*”Did you pull a knife on me in the night?”
*”I want the wounded men to be treated well. ALL the wounded men.”
*”There are no women of the Night’s Watch.” “So the lads just do it with each other, then?”
*”You’re too smart for your own good. Has anyone told you that?”
*”Brave? A dog doesn’t need courage to scare off rats.”
*”The more people you love, the weaker you are.”
*”Shouldn’t I love Joffrey, Your Grace?” “You can try.”
*”It’s hard to put a leash on a dog, once you put a crown on its head.”
*”Sometimes I wonder if this is the price for what we’ve done, for our sins.”
*”I don’t need trust any longer. I don’t want it and I don’t have any room for it.”
*”Hodor.”

TV Diary | Game Of Thrones – “The Old Gods And The New”

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TV Diary | Game Of Thrones – Episode 2.06 – “The Old Gods And The New” – Original Airdate: 5/6/12

Episode Grade: A-

That was encouraging. Coming off of “The Ghost Of Harrenhal,” quite possibly Game Of Thrones nadir to this point, “The Old Gods And The New” got things back on track in a big way. Beheadings. Riots. Joffrey being slapped in the face like the little twat that he is. Thank you, Vanessa Taylor (writer of this episode). I really needed this. In the interest of time, let’s just run down the list of all of the good shit bullet-point style:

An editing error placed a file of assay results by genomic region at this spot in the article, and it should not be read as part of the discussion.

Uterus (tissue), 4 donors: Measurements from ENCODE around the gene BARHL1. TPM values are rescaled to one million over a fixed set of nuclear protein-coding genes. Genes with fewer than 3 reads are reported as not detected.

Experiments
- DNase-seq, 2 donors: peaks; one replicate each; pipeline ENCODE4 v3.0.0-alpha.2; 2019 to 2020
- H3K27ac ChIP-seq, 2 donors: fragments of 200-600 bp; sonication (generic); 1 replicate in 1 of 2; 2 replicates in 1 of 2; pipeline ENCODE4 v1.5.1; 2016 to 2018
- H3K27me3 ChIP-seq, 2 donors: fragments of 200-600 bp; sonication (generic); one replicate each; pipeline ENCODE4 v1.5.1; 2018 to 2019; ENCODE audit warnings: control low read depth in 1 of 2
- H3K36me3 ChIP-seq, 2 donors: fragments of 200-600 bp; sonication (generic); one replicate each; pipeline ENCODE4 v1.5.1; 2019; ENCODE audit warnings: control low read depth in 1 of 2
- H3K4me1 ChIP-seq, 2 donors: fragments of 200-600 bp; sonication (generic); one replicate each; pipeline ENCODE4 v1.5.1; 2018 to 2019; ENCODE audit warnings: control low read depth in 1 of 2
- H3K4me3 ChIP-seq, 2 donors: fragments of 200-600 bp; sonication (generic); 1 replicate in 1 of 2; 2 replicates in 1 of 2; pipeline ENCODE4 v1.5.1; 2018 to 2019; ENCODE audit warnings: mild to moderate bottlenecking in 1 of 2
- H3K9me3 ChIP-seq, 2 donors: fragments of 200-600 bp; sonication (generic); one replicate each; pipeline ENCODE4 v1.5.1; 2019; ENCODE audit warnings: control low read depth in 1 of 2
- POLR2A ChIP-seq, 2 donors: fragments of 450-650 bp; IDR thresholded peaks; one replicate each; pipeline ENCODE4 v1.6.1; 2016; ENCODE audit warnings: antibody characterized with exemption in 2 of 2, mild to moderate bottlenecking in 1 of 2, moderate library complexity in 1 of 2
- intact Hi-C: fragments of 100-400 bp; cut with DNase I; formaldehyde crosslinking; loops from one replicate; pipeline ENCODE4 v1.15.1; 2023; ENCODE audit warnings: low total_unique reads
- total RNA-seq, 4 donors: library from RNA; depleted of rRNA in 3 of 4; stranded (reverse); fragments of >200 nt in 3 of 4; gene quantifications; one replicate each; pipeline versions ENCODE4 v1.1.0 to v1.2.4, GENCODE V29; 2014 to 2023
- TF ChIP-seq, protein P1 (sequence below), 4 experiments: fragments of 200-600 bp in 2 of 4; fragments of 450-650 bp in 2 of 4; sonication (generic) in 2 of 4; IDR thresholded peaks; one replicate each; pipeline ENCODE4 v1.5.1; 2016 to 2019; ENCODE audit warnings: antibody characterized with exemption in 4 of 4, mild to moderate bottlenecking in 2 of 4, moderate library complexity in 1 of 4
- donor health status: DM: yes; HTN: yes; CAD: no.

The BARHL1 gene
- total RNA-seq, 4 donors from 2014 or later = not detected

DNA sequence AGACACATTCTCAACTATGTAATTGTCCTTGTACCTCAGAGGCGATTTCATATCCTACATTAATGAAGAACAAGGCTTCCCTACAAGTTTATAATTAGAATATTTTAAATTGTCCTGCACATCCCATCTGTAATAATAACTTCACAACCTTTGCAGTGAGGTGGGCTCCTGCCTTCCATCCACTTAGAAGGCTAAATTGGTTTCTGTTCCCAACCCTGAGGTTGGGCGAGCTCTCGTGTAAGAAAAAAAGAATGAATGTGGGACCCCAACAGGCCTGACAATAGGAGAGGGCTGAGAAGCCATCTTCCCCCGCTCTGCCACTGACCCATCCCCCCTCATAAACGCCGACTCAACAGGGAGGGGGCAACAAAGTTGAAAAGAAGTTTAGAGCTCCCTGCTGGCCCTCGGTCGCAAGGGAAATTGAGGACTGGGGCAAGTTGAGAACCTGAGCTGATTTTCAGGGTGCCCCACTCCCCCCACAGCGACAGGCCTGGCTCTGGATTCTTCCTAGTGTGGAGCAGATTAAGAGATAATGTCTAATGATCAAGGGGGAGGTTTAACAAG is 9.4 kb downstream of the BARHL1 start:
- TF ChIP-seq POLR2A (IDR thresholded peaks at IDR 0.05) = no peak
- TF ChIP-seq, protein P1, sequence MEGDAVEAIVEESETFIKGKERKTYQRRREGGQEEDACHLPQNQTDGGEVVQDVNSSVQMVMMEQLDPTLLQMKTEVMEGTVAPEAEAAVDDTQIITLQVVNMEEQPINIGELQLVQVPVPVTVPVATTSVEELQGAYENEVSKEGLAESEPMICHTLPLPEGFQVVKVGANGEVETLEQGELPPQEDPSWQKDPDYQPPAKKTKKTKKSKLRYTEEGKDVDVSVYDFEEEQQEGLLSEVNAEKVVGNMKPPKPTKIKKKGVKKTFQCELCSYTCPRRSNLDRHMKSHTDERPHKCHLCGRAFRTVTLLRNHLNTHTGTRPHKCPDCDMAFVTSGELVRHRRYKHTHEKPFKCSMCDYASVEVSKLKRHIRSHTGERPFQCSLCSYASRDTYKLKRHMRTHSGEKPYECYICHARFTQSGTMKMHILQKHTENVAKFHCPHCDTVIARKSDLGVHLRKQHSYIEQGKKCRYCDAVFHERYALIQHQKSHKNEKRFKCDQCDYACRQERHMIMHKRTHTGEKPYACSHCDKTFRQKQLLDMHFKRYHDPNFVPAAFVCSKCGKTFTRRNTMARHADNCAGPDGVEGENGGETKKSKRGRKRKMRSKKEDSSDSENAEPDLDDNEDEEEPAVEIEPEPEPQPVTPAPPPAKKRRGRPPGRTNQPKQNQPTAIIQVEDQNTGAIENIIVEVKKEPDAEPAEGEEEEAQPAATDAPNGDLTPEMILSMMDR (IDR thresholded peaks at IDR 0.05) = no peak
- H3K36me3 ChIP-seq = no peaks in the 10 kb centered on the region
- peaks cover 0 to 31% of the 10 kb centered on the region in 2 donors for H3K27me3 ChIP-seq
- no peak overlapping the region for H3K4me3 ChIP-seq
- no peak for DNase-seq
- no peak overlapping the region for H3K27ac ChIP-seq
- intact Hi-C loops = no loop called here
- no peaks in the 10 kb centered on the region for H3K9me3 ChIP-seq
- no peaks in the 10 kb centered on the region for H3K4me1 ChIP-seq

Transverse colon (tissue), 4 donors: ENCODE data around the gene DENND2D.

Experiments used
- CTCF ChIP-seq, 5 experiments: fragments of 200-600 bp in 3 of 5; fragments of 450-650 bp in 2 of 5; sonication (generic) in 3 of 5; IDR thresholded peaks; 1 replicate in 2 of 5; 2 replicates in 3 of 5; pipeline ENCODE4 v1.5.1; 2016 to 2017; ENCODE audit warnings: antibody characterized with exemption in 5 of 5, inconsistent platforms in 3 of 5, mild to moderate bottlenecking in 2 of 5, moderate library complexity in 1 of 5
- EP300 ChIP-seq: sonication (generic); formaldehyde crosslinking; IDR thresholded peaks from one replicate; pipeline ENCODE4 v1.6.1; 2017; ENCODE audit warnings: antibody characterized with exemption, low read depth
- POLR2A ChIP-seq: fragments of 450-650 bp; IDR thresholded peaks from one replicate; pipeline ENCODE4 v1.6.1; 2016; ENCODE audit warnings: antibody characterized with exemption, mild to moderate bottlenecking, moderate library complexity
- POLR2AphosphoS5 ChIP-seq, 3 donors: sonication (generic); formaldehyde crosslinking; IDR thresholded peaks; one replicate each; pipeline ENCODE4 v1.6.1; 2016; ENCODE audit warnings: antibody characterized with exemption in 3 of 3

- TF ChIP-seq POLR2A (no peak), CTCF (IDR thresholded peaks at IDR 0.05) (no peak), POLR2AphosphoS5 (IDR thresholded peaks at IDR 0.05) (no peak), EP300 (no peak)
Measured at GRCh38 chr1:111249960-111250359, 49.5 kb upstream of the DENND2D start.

• THE RIOT. Finally, the people of King’s Landing start raising arms against King Little Shit by LITERALLY THREW SHIT IN JOFFREY’S FACE. And then Tyrion SLAPPED HIM ACROSS THE FACE. In case the caps weren’t a tip-off, I rather liked this sequence. In more bad-assery, during the riot someone (apologies that I’m unable to remember if it was one of Joffrey’s men or if it was just some random dude) got their arm ripped off. Tyrion’s concern during the melee was fixed not on Joffrey, but on Sansa who he later explained needs to be kept safe in order to prevent the Starks [1] from offing Jaime. His concern was well-placed since, during the melee, Sansa is snatched and taken into an alleyway and almost raped by a gang of scumbags before they are quite literally eviscerated by The Hound who, after Tyrion thanks him for his actions, tells him that he didn’t do it for him. Is he sweet on Sansa himself? Or is he a pragmatist who sees that he’s working for a maniac? Holy mother of God — this was an incredible sequence of events. The riot itself and its aftermath made up such a relatively small part of the episode, but it easily had the strongest impact of anything in “The Old Gods And The New.”